governments are unable or unwilling to halt the advance of cryptocurrencies, it seems likely that the global financial system will be changed back to something like the gold standard, which would probably remove the worst excesses of inflation and manipulation. However, many economists contend that the gold standard brought its own problems of excessive deflation, unnecessarily prolonging economic depressions. You might have heard of the “war on cash”, which refers to the increasing move away from cash towards debit and credit cards, which has been encouraged by many governments on the basis that restricting or replacing cash transactions makes life harder for criminals and terrorists. Governments also must see another potential advantage: without cash, it will be easy to force negative interest rates upon their populations, should they wish, either overtly (such as Switzerland and Japan are doing now) or covertly by the means of bank charges. As cryptocurrency is effectively private, its full acceptance should kill the concept of negative interest rates. By now you probably understand why cryptocurrencies are very controversial and why their widespread adoption as a means of exchange will either face severe opposition from governments (as we are seeing now in China), or perhaps governments will try to seize control of the dominant cryptocurrencies, or even start their own versions! Governments are likely to say they need to keep control over currencies for the purposes of prevention of crime and tax evasion, which to be fair, are valid concerns. The question remains whether governments will be able to stop or block cryptocurrency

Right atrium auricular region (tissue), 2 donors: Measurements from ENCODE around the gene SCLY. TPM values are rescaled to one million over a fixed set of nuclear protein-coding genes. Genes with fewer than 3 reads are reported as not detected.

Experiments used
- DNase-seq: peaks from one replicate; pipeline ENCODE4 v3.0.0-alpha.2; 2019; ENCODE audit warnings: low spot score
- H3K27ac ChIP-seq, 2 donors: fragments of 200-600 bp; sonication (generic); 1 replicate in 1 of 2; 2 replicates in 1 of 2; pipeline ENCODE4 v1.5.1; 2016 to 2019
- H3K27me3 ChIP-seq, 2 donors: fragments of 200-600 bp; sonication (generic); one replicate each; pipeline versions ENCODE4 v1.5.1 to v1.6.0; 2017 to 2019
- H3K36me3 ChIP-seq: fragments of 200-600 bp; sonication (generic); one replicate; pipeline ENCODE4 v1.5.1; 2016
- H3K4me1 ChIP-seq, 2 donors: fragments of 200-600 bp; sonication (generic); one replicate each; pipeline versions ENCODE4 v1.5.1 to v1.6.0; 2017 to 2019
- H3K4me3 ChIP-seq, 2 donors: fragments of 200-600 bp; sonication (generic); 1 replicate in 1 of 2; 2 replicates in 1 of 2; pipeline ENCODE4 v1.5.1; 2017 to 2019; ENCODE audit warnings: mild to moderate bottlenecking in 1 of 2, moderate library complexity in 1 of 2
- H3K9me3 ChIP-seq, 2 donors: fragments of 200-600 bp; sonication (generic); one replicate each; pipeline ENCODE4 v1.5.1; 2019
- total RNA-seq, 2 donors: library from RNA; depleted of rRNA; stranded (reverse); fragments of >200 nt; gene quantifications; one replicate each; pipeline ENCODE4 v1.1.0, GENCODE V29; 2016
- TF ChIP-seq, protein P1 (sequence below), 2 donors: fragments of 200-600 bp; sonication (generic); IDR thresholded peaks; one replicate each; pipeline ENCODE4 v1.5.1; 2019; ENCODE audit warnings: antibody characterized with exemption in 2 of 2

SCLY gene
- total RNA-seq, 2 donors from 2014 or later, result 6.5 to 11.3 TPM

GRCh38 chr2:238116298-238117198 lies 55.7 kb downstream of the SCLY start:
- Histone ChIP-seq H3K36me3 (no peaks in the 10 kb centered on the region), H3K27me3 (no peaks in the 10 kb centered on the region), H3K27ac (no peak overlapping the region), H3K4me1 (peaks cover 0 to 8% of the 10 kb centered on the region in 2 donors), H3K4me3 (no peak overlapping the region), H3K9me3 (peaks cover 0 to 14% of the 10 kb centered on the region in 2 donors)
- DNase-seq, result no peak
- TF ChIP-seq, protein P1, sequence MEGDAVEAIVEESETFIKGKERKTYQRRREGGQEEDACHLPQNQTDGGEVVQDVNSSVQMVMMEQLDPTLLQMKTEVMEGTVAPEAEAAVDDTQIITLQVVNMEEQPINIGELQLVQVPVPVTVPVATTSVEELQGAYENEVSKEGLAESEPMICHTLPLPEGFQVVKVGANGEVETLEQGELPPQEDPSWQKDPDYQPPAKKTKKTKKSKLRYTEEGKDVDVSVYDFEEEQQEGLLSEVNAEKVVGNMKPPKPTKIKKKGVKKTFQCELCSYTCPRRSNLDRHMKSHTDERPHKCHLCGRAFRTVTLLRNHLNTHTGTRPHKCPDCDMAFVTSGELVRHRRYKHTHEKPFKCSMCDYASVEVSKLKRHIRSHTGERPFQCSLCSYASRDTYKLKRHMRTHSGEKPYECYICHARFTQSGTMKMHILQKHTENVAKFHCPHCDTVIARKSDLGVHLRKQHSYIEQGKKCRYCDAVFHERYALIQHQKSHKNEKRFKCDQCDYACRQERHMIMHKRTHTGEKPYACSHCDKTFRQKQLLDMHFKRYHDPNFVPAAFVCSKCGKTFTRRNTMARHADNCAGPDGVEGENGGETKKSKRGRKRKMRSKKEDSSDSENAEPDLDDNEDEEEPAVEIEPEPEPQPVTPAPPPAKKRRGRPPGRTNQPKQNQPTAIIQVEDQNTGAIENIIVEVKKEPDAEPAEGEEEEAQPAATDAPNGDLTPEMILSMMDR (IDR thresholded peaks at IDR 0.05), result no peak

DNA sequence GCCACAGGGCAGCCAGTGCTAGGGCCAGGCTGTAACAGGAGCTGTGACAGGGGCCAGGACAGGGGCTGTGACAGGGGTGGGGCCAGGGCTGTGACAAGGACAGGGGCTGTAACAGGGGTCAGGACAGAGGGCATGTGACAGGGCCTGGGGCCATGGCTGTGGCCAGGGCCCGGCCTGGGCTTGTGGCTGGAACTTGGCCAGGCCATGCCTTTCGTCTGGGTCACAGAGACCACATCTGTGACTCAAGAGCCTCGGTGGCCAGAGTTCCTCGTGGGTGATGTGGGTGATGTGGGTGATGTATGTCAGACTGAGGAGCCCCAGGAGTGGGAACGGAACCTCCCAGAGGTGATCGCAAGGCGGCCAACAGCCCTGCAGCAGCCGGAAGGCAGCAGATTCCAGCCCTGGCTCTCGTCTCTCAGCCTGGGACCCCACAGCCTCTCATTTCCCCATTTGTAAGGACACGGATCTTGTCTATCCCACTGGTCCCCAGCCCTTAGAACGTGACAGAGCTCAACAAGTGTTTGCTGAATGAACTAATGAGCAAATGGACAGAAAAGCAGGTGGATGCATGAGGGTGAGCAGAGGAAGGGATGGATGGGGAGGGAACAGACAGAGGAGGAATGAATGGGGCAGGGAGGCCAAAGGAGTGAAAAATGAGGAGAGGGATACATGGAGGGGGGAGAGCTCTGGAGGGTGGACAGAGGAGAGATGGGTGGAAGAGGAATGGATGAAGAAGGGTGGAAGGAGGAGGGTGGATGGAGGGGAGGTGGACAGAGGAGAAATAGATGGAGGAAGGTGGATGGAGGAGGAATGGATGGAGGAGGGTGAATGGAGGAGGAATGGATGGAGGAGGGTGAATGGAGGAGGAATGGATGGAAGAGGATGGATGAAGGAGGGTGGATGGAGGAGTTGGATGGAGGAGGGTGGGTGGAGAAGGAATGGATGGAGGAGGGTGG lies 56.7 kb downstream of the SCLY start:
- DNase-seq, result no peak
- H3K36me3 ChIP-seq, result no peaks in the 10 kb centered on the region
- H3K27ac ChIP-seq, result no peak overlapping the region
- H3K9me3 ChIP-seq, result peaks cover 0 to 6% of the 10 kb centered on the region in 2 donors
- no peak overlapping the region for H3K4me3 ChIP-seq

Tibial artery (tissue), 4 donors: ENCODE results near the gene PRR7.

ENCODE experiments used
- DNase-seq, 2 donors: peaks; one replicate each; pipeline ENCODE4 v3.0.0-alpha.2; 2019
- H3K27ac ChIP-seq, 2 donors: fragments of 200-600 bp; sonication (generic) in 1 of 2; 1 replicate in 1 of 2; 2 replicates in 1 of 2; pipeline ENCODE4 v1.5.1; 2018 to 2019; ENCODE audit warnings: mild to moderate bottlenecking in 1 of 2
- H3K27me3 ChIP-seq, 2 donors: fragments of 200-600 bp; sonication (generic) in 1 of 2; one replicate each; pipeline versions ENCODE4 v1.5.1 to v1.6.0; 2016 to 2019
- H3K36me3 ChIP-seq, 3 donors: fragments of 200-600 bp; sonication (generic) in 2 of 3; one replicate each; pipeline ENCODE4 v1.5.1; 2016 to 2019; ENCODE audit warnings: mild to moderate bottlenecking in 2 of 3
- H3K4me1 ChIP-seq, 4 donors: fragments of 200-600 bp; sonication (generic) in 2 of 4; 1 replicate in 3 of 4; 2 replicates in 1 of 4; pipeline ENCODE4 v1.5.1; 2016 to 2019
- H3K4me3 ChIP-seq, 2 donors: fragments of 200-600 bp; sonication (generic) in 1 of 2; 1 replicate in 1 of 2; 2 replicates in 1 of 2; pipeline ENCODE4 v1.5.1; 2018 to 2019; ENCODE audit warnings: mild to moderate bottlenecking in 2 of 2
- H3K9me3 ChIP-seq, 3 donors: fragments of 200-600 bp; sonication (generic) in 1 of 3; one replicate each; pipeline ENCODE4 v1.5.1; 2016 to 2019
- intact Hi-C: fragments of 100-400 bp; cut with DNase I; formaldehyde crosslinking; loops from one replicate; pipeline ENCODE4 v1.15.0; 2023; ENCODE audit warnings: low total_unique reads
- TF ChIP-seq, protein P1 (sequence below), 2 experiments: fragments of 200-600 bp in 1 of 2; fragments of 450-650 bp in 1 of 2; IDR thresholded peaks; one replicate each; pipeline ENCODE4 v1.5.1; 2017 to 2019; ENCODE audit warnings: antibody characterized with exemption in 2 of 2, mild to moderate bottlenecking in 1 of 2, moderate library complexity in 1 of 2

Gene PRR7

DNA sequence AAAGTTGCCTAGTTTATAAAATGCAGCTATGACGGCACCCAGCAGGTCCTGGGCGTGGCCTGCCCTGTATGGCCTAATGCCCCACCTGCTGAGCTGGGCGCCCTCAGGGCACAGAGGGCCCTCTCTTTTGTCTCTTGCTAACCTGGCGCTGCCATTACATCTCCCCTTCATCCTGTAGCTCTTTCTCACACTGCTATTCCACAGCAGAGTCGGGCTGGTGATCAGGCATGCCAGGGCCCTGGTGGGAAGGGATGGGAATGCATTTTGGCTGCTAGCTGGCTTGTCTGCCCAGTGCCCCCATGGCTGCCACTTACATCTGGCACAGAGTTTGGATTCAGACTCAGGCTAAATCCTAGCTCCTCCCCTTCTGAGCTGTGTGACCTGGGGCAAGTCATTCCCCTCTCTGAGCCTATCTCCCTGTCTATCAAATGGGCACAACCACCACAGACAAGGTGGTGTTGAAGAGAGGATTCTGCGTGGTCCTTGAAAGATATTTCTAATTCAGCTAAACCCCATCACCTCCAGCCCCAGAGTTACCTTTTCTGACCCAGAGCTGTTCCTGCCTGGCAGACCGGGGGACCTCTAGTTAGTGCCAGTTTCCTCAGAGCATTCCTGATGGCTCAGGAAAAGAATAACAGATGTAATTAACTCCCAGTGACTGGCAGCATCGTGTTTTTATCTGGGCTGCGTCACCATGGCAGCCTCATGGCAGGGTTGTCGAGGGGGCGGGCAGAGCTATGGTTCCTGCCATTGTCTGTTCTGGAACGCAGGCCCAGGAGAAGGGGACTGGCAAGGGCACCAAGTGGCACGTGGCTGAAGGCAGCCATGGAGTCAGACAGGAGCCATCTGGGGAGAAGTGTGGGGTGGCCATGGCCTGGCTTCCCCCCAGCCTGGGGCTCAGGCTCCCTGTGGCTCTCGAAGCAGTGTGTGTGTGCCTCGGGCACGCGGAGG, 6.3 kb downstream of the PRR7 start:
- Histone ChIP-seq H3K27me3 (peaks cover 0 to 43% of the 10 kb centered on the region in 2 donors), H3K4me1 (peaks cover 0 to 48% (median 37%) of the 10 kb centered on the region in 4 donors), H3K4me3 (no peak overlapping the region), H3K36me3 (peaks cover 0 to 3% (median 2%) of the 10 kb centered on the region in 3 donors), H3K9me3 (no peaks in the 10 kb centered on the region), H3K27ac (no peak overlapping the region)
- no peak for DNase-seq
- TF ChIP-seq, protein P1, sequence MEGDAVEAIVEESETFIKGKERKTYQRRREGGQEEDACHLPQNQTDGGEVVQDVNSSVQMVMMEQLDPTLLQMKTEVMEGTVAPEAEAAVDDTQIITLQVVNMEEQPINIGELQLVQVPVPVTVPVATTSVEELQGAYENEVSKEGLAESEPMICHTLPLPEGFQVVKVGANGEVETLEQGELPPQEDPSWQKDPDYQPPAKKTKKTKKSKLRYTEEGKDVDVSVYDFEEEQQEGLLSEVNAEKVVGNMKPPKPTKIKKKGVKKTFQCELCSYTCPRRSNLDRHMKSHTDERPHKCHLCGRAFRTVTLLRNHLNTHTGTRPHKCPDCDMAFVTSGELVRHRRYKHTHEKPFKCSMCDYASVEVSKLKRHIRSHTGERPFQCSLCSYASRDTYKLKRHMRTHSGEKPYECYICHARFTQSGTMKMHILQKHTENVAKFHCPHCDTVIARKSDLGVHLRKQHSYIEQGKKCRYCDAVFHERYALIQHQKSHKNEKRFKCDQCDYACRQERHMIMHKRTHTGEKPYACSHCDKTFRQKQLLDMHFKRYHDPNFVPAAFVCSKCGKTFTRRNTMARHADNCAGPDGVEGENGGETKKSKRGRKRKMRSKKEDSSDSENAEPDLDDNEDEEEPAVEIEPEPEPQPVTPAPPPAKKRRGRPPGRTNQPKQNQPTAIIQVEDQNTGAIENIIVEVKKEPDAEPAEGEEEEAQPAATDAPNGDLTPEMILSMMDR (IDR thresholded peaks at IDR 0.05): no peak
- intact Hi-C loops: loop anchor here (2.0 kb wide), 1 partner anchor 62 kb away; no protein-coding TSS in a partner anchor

use within their borders. If they cannot, then it is likely to be a great long-term investment. If governments can find a way to block or restrict the use of cryptocurrencies, it may not be as successful as an investment.
- Spring '16